Wednesday, April 28, 2010

Paging Dr. P....

When there’s a sub, kids always suddenly have stomach-aches and random body pains. In the early years, I would be very concerned, sending kids to the nurse immediately, only to have them returned to class 10 minutes later, perfectly fine. Then I learned an important lesson: kids fake it. I should know, if they handed out Academy Awards to kids for dramatic faking of illnesses to get out of schoolwork, I’d be Meryl Streep. I made papercuts look like I was dying of blood loss. I spent so much time in the nurse's office in high school, I learned more about diseases from those pamphlets than I did in health class. So I wised up to these little turds very fast.

Today it went like this:

Kid: My stomach hurts.

Me: Did you eat breakfast?

Kid: Yeah.

Me: What did you eat?

Kid: Cereal.

Me: Cold or hot?

Kid: Cold.

Me: What kind? Cheerios? Cap'n Crunch?

Kid: Uhh...Corn Flakes.

Me: Do you feel like barfing or just like its kinda bugging you?

Kid: Like kinda bugging.

Me: Okay. If you feel like barfing, you run out of this room immediately, okay? Don’t even raise your hand. Just go.

Kid: Kay.

Me: Are you hungry? Right now?

Kid: Uh…no.

Me: Do you have a headache?

Kid: No.

Me: Did you sleep well last night?

Kid: Yeah.

Me: What time did you go to bed?

Kid: Um…9?

Me: How many fingers am I holding up? *hold up three*

Kid: 3 (they usually giggle here)

Me: I want you to get a drink of water, and we’ll wait 30 minutes and see how your stomach feels. Relax a little, put your head down if you need to for a bit. Remind me again in 30 minutes, okay?

Kid: Kay.

90% of the time, the kid’s “ache” magically disappears. I KNOW. I AM MIRACLE-WERKER YEAH? They just need a little extra attention. I can be pretty silly and they don’t seem to realize it…just yet.

I also love when they frantically raise their hand, "Miss P! Miss P! I'm bleeding! I need a band-aid!" and I see the world's most microscopic cut, with NO visible blood. I always tell them "Band-aids are expensive, you need to be bleeding, guys. These aren't stickers. I need to see at least a pint of blood leave you, at least (jk a quart will pass)" I've dealt with nosebleeds, bumped heads and scraped knees. I've also had to deal with a lot of hurt feelings, and those are probably the saddest and funniest at the same time. A 3rd grader, face wet with tears, sobbing so loudly into my arms about how their friend told them they weren't their friend anymore because they didn't return their eraser and OMG LIFE IS FALLING APART WHY GOD WHY and I just offer a hug and a sympathetic ear and a tissue, and reconcile the friends when the tears have dried.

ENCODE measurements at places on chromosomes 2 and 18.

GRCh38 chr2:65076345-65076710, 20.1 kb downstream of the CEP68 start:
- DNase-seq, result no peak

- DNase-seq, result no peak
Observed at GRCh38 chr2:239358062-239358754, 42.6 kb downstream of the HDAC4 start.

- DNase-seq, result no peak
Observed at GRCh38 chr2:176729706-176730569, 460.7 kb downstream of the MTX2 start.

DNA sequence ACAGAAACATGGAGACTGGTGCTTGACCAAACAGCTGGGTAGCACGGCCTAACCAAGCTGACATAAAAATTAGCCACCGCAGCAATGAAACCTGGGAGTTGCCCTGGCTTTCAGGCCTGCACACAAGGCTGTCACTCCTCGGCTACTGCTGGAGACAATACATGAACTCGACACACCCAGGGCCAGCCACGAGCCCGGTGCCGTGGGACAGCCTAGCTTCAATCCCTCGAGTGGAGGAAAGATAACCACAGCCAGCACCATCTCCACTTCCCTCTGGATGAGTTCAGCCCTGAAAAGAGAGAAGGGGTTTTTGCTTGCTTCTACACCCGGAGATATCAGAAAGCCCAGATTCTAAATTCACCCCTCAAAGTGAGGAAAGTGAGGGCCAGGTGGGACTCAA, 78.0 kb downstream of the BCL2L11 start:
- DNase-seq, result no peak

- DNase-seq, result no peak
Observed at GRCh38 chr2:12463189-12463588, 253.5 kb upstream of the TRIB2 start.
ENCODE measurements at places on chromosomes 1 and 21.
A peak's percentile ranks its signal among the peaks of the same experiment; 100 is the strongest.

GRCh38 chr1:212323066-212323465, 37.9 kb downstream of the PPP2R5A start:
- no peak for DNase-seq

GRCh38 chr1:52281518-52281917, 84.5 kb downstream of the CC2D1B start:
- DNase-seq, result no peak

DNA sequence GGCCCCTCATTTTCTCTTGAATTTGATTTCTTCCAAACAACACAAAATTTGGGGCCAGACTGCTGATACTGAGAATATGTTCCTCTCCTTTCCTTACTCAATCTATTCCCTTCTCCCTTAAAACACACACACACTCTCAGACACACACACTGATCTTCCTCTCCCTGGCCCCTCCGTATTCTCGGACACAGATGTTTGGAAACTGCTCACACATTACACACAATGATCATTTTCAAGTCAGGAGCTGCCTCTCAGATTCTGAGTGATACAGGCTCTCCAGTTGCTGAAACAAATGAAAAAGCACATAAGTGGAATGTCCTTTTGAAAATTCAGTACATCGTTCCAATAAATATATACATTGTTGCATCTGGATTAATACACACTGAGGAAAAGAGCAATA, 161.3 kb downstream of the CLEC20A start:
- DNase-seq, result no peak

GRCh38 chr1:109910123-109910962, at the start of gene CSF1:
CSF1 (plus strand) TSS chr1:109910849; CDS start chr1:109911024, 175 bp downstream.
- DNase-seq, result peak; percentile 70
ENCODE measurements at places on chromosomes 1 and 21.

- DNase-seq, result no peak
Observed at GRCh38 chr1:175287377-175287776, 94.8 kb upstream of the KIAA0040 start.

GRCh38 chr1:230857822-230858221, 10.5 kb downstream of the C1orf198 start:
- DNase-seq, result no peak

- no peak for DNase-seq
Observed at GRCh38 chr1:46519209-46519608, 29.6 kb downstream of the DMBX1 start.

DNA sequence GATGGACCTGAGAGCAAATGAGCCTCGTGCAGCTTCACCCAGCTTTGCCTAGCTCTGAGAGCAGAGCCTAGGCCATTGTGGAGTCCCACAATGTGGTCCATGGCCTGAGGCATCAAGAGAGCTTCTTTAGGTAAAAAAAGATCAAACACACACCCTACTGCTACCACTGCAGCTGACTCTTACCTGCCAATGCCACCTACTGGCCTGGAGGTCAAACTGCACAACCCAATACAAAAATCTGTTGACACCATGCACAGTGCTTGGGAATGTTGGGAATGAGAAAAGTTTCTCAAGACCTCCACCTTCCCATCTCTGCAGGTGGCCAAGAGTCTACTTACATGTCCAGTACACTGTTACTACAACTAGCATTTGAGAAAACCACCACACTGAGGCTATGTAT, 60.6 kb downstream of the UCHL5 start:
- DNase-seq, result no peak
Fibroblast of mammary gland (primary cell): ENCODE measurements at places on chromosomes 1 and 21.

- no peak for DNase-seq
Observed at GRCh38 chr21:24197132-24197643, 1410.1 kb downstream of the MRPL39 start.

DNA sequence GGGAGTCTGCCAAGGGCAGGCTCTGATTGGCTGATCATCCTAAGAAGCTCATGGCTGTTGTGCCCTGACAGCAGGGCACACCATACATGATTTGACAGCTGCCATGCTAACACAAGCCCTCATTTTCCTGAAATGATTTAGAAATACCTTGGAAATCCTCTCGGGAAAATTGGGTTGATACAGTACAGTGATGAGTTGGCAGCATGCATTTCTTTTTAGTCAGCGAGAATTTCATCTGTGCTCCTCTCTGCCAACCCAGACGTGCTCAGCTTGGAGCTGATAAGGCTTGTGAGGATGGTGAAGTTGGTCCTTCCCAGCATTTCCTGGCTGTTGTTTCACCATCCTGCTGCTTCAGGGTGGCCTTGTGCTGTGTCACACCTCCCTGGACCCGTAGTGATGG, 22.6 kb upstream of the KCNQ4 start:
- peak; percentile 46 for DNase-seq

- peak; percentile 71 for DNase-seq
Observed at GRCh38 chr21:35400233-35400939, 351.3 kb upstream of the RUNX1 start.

We sometimes forget that school is not all about academics. Life happens here, too. Bumps and bruises and broken hearts. Teachers have to be ready for it all.

Tuesday, April 27, 2010

a word to the wise

To the 5th graders:

"Hey guys, I don't know if you know this, but my ears still work when I turn my head to the board. I know, it's crazy, but they're not like eyes. I can still hear you. Did I just blow your mind or what?"

Monday, April 26, 2010

Calling the Bank

On Friday, right at the beginning of the day with my lovely, lovely little demons first graders, I checked my online banking statement and saw that someone had charged $800 to my account. I know it was not me because I was not in an arcade in NYC on Tuesday. Duh.